These and many other customization options are available to our customers, either on their own (with the friendly assistance of Datalight Support) or through a Datalight services project. When you take a look at our source code, you will find the Operating System and Block Device interfaces well documented and flexible. The Reliance Nitro source is available for free evaluation in your design today.
Datalight’s FlashFX Tera is quite similar in structure to its predecessor, FlashFX Pro, but there have been some features that have evolved from our experience in working with NAND flash over the years that are reflected in some of the new features you will now find in our FlashFX Tera product, and the Error Policy Manager is one of them.
FlashFX Pro was originally developed in the day where NAND flash was SLC (Single-Level Cell), and required 2-bit detect, single bit correct ECCs. The error rates on these types of flash devices were much lower when compared to today’s newer NAND flash memory – both newer, lower lithography SLC flash designs that require higher levels of ECCs than their predecessors, and the introduction of MLC (Multi-Level Cell) NAND flash devices, in which multi-bit errors can be seen as part of normal device operation.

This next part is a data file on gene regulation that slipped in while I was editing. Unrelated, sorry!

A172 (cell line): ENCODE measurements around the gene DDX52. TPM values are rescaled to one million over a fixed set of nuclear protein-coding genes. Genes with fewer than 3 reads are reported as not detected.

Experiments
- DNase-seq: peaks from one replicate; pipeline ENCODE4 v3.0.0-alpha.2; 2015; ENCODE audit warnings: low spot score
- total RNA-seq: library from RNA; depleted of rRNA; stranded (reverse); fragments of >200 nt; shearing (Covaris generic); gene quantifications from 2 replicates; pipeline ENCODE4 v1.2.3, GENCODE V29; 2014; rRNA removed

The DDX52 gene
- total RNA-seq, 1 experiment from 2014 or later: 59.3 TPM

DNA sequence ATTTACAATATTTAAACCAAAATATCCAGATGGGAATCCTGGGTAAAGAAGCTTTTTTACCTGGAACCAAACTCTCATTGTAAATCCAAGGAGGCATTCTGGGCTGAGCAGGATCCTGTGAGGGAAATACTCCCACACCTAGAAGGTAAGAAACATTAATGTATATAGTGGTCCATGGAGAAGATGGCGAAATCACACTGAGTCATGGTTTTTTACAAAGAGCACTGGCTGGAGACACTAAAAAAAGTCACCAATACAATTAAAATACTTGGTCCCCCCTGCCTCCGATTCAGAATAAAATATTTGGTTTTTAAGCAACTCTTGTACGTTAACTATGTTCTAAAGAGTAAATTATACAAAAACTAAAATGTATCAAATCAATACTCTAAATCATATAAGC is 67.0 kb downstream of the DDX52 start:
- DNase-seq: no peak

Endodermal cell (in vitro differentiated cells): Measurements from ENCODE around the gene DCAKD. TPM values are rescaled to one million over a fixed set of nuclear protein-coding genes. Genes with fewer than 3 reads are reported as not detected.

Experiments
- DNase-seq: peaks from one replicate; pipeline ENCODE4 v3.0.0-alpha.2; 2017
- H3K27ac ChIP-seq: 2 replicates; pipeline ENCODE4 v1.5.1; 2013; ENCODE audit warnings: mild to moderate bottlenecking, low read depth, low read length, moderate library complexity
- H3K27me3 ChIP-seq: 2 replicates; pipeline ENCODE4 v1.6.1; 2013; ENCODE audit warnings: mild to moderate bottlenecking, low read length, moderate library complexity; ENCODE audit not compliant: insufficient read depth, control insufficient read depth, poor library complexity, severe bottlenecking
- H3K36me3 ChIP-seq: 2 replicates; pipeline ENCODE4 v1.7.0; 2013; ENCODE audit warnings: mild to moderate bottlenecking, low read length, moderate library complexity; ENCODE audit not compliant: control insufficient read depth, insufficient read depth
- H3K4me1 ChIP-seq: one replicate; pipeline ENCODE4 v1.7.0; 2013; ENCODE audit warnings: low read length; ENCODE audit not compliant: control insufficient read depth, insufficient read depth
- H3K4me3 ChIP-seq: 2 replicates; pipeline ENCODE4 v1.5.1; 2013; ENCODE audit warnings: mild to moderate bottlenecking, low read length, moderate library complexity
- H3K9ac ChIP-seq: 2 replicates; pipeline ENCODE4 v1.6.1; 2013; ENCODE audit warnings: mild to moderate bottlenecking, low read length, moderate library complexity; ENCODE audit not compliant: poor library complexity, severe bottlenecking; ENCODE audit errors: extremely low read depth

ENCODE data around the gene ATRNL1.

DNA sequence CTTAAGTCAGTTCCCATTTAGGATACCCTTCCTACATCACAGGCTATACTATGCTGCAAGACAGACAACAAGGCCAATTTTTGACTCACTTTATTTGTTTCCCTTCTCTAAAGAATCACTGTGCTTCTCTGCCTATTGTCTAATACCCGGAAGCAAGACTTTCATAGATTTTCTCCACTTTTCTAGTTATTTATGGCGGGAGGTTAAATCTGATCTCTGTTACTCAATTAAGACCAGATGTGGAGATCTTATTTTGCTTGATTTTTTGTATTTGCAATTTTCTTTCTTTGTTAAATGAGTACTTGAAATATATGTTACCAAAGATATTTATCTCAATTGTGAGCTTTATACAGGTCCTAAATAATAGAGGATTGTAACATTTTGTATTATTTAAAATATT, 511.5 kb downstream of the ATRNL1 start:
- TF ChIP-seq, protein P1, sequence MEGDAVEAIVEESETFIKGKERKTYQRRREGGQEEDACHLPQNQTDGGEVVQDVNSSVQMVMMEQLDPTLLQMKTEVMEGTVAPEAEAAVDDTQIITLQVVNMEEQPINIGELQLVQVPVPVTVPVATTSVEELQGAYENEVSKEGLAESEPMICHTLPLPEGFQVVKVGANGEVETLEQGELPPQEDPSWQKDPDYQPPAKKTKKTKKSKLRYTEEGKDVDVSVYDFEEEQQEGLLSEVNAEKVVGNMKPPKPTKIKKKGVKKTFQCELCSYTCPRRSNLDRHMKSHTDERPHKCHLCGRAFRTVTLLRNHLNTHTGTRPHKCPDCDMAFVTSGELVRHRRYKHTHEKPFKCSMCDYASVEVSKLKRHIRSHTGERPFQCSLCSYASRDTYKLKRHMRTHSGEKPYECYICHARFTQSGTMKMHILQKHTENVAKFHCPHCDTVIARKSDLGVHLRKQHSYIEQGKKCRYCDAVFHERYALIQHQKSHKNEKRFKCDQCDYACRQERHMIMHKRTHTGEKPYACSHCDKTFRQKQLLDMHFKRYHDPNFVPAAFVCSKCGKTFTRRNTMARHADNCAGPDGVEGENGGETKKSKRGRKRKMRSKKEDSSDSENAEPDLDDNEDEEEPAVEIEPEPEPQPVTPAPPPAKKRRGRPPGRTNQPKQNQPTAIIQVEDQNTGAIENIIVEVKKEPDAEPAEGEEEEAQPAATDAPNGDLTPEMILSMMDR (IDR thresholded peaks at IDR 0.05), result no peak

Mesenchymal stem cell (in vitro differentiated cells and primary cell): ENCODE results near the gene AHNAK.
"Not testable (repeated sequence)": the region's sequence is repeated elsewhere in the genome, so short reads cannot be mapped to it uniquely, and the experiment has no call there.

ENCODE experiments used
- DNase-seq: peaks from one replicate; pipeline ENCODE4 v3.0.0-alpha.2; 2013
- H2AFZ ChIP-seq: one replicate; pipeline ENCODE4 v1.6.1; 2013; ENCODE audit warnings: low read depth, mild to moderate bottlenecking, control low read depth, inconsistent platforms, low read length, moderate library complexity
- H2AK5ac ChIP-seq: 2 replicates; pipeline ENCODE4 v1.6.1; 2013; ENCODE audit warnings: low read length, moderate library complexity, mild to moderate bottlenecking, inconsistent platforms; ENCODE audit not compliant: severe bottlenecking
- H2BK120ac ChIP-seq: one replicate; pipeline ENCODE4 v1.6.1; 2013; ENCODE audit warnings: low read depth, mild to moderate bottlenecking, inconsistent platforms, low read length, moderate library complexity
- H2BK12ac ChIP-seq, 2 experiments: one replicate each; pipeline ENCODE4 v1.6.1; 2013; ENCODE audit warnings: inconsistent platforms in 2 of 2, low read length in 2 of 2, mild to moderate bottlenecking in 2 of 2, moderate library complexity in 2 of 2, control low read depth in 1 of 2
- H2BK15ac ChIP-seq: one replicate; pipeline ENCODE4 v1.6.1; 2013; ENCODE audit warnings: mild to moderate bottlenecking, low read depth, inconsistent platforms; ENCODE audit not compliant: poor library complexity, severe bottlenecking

When single bit errors occurred in FlashFX Pro, these errors were eventually “scrubbed” over time as part of wear leveling. With newer, more error-prone NAND flash, a more active role needs to be taken.
The usual recommendation for scrubbing a block on NAND flash is to read the data, correct any bit errors using Error Correcting Codes (ECC), and then write the corrected data to an unused block. The existing block is then marked for erasure and reuse. Erasure clears any charge leakage or disturbance, which can make the cell appear to be inconsistently programmed.